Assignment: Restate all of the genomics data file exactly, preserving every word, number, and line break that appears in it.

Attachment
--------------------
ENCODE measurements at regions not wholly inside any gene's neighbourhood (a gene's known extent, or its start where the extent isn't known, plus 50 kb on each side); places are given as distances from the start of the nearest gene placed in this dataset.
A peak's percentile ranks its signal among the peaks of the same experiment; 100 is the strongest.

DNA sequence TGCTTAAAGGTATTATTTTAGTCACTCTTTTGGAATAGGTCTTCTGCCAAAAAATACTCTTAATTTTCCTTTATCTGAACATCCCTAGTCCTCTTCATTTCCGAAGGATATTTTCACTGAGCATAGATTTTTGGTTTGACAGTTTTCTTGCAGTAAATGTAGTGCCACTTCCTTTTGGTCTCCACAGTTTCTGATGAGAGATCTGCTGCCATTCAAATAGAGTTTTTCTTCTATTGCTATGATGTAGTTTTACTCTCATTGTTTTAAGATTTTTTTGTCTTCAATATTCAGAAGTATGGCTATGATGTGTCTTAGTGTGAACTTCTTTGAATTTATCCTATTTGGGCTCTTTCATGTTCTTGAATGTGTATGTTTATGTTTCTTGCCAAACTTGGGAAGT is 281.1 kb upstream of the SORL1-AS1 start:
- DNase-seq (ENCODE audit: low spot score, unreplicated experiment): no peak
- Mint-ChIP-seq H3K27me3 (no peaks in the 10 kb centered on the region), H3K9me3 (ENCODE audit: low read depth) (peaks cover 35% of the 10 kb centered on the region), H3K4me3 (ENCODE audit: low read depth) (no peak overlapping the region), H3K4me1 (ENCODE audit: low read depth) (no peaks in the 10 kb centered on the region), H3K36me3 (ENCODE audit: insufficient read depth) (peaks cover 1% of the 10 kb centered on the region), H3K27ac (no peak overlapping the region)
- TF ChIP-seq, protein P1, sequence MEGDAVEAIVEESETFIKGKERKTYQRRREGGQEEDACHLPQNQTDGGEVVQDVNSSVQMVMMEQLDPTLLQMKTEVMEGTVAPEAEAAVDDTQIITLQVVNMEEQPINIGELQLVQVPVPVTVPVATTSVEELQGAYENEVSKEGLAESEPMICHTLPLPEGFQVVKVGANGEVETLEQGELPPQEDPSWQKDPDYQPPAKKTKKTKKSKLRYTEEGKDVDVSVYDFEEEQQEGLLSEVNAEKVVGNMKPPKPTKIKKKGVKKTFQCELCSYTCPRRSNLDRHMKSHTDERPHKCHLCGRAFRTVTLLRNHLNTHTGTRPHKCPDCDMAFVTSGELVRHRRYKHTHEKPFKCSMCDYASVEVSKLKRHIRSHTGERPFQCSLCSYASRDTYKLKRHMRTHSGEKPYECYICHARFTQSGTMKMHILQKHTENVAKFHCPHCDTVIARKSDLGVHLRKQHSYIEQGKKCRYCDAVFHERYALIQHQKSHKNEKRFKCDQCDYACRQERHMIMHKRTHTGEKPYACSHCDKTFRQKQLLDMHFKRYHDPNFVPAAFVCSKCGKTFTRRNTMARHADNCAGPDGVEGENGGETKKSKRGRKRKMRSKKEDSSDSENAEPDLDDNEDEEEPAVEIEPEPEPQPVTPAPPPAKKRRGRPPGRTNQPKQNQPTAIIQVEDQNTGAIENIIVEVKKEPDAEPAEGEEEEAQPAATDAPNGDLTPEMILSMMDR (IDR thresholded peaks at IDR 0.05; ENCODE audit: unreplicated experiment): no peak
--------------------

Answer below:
ENCODE measurements at regions not wholly inside any gene's neighbourhood (a gene's known extent, or its start where the extent isn't known, plus 50 kb on each side); places are given as distances from the start of the nearest gene placed in this dataset.
A peak's percentile ranks its signal among the peaks of the same experiment; 100 is the strongest.

DNA sequence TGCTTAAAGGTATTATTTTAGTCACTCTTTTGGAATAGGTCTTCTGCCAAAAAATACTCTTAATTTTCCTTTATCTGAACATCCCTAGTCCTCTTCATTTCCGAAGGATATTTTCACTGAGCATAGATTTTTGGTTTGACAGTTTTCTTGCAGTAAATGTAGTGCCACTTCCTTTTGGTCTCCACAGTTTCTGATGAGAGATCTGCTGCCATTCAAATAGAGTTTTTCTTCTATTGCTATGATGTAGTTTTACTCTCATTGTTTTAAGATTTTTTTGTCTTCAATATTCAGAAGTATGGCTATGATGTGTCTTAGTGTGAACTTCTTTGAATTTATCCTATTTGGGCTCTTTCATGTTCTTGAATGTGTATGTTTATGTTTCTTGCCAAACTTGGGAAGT is 281.1 kb upstream of the SORL1-AS1 start:
- DNase-seq (ENCODE audit: low spot score, unreplicated experiment): no peak
- Mint-ChIP-seq H3K27me3 (no peaks in the 10 kb centered on the region), H3K9me3 (ENCODE audit: low read depth) (peaks cover 35% of the 10 kb centered on the region), H3K4me3 (ENCODE audit: low read depth) (no peak overlapping the region), H3K4me1 (ENCODE audit: low read depth) (no peaks in the 10 kb centered on the region), H3K36me3 (ENCODE audit: insufficient read depth) (peaks cover 1% of the 10 kb centered on the region), H3K27ac (no peak overlapping the region)
- TF ChIP-seq, protein P1, sequence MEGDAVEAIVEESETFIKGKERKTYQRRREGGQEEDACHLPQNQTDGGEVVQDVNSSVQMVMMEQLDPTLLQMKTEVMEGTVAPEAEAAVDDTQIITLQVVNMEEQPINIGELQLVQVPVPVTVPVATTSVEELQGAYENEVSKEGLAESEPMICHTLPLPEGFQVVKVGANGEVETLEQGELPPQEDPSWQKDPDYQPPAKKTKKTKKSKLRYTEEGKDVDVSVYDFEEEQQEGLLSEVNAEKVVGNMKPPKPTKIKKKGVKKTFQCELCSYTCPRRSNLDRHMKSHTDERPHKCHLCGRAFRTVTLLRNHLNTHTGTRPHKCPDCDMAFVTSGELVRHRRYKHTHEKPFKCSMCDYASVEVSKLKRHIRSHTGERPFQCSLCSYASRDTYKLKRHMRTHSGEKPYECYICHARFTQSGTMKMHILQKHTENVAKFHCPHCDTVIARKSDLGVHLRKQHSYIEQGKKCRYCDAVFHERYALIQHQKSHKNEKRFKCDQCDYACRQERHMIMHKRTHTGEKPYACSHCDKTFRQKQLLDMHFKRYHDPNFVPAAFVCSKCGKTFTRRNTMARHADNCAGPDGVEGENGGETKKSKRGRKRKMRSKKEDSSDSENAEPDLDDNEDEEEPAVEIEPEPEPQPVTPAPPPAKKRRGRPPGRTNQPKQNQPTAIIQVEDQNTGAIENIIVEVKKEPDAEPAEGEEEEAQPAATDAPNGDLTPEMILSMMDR (IDR thresholded peaks at IDR 0.05; ENCODE audit: unreplicated experiment): no peak